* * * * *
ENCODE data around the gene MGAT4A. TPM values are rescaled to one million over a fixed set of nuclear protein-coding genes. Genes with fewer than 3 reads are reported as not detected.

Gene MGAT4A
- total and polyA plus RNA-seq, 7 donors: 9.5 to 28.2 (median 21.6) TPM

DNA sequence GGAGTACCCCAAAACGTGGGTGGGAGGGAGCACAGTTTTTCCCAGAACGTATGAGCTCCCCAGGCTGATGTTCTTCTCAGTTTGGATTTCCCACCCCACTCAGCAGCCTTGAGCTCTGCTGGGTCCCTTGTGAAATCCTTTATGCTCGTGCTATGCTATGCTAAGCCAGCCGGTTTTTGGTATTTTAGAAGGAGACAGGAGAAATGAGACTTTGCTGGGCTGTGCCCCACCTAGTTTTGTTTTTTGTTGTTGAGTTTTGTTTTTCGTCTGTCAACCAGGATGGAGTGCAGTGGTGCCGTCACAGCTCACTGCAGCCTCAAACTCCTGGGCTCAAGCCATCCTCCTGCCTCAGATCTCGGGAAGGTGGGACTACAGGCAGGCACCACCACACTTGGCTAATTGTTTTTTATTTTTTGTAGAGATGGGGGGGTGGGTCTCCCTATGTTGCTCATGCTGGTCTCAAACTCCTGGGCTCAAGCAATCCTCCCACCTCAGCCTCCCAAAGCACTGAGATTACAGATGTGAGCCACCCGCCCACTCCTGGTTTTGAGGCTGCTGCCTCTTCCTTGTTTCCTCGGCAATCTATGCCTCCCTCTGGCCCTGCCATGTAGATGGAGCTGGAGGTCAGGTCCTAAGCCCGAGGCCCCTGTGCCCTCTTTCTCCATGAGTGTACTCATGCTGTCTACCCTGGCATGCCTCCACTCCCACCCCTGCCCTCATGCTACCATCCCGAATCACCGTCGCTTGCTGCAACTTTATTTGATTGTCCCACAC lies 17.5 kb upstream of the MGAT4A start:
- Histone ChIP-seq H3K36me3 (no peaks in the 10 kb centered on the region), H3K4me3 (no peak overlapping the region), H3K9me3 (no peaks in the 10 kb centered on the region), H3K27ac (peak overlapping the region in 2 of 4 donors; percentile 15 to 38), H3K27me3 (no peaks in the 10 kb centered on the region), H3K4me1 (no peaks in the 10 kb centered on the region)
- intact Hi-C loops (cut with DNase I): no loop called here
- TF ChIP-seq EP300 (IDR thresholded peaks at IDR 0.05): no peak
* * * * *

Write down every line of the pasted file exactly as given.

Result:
ENCODE data around the gene MGAT4A. TPM values are rescaled to one million over a fixed set of nuclear protein-coding genes. Genes with fewer than 3 reads are reported as not detected.

Gene MGAT4A
- total and polyA plus RNA-seq, 7 donors: 9.5 to 28.2 (median 21.6) TPM

DNA sequence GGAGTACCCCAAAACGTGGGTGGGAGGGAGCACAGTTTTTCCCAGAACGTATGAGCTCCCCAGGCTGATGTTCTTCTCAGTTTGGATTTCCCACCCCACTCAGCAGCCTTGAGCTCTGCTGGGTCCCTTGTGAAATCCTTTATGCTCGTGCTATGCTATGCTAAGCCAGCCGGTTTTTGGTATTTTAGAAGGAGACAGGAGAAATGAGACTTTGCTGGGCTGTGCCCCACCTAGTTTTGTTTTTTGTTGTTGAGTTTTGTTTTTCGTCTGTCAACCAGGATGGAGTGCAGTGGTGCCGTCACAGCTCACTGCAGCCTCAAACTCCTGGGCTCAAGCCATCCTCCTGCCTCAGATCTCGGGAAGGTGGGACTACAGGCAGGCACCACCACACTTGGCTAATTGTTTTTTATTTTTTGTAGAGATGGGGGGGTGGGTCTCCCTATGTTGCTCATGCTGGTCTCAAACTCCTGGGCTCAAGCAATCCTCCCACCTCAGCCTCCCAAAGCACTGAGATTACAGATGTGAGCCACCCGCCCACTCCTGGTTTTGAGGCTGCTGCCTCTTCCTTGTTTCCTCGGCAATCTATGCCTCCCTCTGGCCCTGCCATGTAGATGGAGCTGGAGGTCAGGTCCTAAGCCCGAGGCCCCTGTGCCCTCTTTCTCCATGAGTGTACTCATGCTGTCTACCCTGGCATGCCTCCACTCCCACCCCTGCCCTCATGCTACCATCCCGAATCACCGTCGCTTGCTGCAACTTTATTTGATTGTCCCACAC lies 17.5 kb upstream of the MGAT4A start:
- Histone ChIP-seq H3K36me3 (no peaks in the 10 kb centered on the region), H3K4me3 (no peak overlapping the region), H3K9me3 (no peaks in the 10 kb centered on the region), H3K27ac (peak overlapping the region in 2 of 4 donors; percentile 15 to 38), H3K27me3 (no peaks in the 10 kb centered on the region), H3K4me1 (no peaks in the 10 kb centered on the region)
- intact Hi-C loops (cut with DNase I): no loop called here
- TF ChIP-seq EP300 (IDR thresholded peaks at IDR 0.05): no peak